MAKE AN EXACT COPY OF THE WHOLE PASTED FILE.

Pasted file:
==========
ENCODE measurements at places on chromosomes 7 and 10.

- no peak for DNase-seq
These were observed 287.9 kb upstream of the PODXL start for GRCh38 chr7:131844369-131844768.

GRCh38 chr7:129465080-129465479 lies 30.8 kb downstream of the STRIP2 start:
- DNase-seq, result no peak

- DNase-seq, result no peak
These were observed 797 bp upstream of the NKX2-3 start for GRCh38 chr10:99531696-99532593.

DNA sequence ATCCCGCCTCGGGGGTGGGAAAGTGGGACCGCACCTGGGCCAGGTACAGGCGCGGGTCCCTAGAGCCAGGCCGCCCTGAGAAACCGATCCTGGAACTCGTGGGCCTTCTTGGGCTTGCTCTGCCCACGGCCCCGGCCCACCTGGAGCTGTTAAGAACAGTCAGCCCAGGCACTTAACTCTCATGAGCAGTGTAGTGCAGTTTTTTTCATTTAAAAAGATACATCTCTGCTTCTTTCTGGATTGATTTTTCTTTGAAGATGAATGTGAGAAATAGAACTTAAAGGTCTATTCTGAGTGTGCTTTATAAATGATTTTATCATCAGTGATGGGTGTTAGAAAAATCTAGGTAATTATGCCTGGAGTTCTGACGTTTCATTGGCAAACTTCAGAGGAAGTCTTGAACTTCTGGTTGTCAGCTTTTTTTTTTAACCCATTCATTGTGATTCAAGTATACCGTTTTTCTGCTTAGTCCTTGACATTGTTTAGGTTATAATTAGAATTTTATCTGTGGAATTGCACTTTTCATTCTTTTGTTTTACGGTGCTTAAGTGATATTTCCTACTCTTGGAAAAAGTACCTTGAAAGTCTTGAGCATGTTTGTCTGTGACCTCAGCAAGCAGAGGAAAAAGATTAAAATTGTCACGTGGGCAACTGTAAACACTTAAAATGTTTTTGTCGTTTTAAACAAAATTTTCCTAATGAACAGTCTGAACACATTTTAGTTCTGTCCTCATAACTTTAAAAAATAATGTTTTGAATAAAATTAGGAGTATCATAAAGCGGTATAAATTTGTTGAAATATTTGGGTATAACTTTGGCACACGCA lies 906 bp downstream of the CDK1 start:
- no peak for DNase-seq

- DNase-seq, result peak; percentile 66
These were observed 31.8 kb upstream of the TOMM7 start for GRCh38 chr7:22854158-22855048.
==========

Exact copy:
ENCODE measurements at places on chromosomes 7 and 10.

- no peak for DNase-seq
These were observed 287.9 kb upstream of the PODXL start for GRCh38 chr7:131844369-131844768.

GRCh38 chr7:129465080-129465479 lies 30.8 kb downstream of the STRIP2 start:
- DNase-seq, result no peak

- DNase-seq, result no peak
These were observed 797 bp upstream of the NKX2-3 start for GRCh38 chr10:99531696-99532593.

DNA sequence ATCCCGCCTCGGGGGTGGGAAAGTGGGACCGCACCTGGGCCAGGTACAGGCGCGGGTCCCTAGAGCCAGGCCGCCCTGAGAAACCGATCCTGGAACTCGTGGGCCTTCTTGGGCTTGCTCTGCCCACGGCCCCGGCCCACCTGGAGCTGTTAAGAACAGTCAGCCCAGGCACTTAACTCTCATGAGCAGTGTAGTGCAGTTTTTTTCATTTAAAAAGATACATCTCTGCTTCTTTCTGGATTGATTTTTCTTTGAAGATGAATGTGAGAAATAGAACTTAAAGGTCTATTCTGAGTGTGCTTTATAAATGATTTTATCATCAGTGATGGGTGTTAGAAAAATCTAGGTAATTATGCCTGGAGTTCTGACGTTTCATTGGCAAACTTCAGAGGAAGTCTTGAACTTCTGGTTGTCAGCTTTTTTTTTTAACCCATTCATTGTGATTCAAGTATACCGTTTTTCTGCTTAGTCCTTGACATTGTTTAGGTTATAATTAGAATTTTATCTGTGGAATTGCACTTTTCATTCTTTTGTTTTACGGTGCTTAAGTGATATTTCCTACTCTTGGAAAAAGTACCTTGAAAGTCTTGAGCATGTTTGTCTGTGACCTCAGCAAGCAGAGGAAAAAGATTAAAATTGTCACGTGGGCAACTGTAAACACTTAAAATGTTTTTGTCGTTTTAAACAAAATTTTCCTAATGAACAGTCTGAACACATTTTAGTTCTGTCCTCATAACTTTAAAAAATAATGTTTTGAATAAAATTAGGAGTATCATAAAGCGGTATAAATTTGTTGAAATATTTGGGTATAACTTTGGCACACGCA lies 906 bp downstream of the CDK1 start:
- no peak for DNase-seq

- DNase-seq, result peak; percentile 66
These were observed 31.8 kb upstream of the TOMM7 start for GRCh38 chr7:22854158-22855048.